Perhaps he doesn’t want to perform anymore, but I really doubt it. These guys were TV performers their entire careers and to suddenly not want to perform seems odd to me, with the exception of Johnny Carson who apparently shunned the spotlight after he retired from the Tonight Show.
BTW, I really enjoy watching Bob Newhart on BBT since it’s a chance to see dead pan comedy which you don’t really see that much anymore. YMMV.
I read somewhere that Sid still does some personal appearances, book signings and autograph sessions, so it’s not like he has a problem meeting his fans. And while he probably doesn’t need the money, having more money to leave for your kids or to donate to charity would be a good thing,
Or he may just have no interest in performing any more.
But remember what Allan Brady was like on ***The Dick Van Dyke Show ***and what King Kaiser was like in My Favorite Year, and multiply that by about 10 times. Get the idea that Sid Caesar was a bully, a nutball and a real pain in the rear to work with?
The guy could be brilliant, no two ways about it, but it’s not surprising that people aren’t chomping at the bit to work with him. Even people who LIKE him will tell you he was both a heavy drinker and a mean drunk. He was also manic-depressive. Now, you can get away witrh that when you’re one of the biggest stars on TV, but when you’re an unemployed has-been, potential employers are likely to say, “He’s not worth the headaches.”
Sid Caesar made an appearance of Drew Caray’s “Whose Line is it Anyways” about 12 years ago. He was nearly unable to walk. He was very reliant on his cane. Twelve years later, he may be unable to walk at all or totally reliant on a walker.
He does have a couple of recent IMDB entries under the “Self” category. Including one on Broadway where he and many other famous actors and actresses discuss broadway from the 1930’s to 1950’s.
Caesar’s fall may have had to do with his alcoholism and problem with barbiturates. It grew very bad in the 60s and 70s; if you compare his looks in Your Show of Shows to what he looked like in the 70s, it’s clear he’s lost a lot of weight and looks frail (even considering how the old kinetoscopes made you look heavier.) He quit cold turkey in the 70s, but it had clearly taken its told.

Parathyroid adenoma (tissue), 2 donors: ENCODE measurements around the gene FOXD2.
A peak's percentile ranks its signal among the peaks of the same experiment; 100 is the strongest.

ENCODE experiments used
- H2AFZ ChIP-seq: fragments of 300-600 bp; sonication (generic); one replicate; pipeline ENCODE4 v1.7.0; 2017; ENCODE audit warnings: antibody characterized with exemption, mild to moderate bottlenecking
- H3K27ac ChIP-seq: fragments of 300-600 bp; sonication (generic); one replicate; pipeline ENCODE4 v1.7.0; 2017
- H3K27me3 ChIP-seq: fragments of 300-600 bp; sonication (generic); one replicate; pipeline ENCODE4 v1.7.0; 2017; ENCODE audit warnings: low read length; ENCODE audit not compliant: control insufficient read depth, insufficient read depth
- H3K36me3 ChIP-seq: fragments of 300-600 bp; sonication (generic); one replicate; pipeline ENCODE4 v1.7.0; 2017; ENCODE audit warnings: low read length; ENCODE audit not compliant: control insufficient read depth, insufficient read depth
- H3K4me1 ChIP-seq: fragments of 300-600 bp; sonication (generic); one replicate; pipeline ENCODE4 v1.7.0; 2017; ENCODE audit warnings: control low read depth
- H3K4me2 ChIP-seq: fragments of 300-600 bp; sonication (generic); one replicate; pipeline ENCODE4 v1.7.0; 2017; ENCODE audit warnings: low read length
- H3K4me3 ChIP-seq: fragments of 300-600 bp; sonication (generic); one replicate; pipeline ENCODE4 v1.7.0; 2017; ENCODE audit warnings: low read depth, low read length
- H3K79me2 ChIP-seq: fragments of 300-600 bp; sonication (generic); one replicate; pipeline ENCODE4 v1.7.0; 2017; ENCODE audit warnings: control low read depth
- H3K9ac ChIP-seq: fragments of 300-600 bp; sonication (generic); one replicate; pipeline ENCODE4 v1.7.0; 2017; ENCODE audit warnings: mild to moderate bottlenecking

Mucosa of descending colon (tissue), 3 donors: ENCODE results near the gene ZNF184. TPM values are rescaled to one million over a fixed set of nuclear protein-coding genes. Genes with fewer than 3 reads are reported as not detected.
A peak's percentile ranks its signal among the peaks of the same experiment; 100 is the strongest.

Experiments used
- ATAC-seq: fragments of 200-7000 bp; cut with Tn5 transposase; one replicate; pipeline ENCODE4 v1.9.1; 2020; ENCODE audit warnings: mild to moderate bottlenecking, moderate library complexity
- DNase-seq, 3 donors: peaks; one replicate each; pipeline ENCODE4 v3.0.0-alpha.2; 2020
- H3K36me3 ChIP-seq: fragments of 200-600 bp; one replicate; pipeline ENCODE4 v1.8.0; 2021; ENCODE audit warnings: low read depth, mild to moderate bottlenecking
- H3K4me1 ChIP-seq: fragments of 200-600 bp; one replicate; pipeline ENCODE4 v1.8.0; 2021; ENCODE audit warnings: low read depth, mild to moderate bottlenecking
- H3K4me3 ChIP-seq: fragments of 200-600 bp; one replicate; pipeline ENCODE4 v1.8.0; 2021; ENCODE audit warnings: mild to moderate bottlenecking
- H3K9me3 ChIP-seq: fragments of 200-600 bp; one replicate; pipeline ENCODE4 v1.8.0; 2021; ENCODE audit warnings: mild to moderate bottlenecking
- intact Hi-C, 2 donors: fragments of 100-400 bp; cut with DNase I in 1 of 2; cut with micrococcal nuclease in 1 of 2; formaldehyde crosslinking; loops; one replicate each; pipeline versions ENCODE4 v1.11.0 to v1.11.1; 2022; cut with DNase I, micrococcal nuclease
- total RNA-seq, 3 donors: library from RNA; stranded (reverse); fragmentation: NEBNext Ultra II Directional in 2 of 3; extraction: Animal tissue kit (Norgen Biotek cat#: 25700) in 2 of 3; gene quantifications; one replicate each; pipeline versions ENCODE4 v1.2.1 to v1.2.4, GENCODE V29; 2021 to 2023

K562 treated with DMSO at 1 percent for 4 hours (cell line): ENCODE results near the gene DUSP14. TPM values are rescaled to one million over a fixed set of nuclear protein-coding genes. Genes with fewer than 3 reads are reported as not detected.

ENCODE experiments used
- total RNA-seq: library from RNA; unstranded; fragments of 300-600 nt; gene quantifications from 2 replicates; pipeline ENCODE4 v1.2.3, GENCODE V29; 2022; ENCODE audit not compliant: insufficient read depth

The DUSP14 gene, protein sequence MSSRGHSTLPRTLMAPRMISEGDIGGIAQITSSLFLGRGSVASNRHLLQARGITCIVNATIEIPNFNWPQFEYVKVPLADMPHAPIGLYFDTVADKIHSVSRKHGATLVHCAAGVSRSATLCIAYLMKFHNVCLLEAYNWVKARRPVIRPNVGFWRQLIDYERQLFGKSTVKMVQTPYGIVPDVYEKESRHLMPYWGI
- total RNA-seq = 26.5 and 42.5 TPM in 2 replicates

It’s also hard to sustain a career, especially since Caesar was dependent on his writers.
Of course, Sid is 92 right now, so he probably isn’t up to performing. But everyone in the industry recognizes his talent.
I recall a extended interview with him on one of the news magazines in the early 80’s. I think it was 60 Minutes. He discussed his recovery from alcoholism. At that time he was very tanned and fit. He seemed interested in reviving his career. He wrote this book.
After that he disappeared from public view again. I guess no offers for a new tv show ever came. As others said, he had a terrible reputation and was considered difficult to work with.
Marc Maron interviewed Mel Brooks on his WTF podcast, and Brooks talks a bit about Caesar, whom he visits regularly at his home. He doesn’t come right out and say it, but from his tone and the stuff he does say, it’s pretty clear that Sid has lost a lot of his faculties.
Carl Reiner said essentially the same thing. I thought one or the other of them was a little more explicit about Caesar not being all there, but at the very least they both made it clear that his health is not at all great.
There are a number of YouTube videos of Sid and all of his writers being interviewed in front of an audience in 2011 and he certainly appeared to have all of his mental faculties… but I didn’t see him walk around and he may have declined dramatically in the past 2 years.
Brooks was also interviewed on The Nerdist and said that while Sid’s mind is okay his body is shot due to a severe neurological disorder. He is essentially bedridden, has difficulty speaking and he cannot feed himself, let alone walk or do physical comedy.
Thankfully, Brooks and Reiner are both very healthy and in great form. That show in fact has an amazing survival rate considering that it’s been 60 years.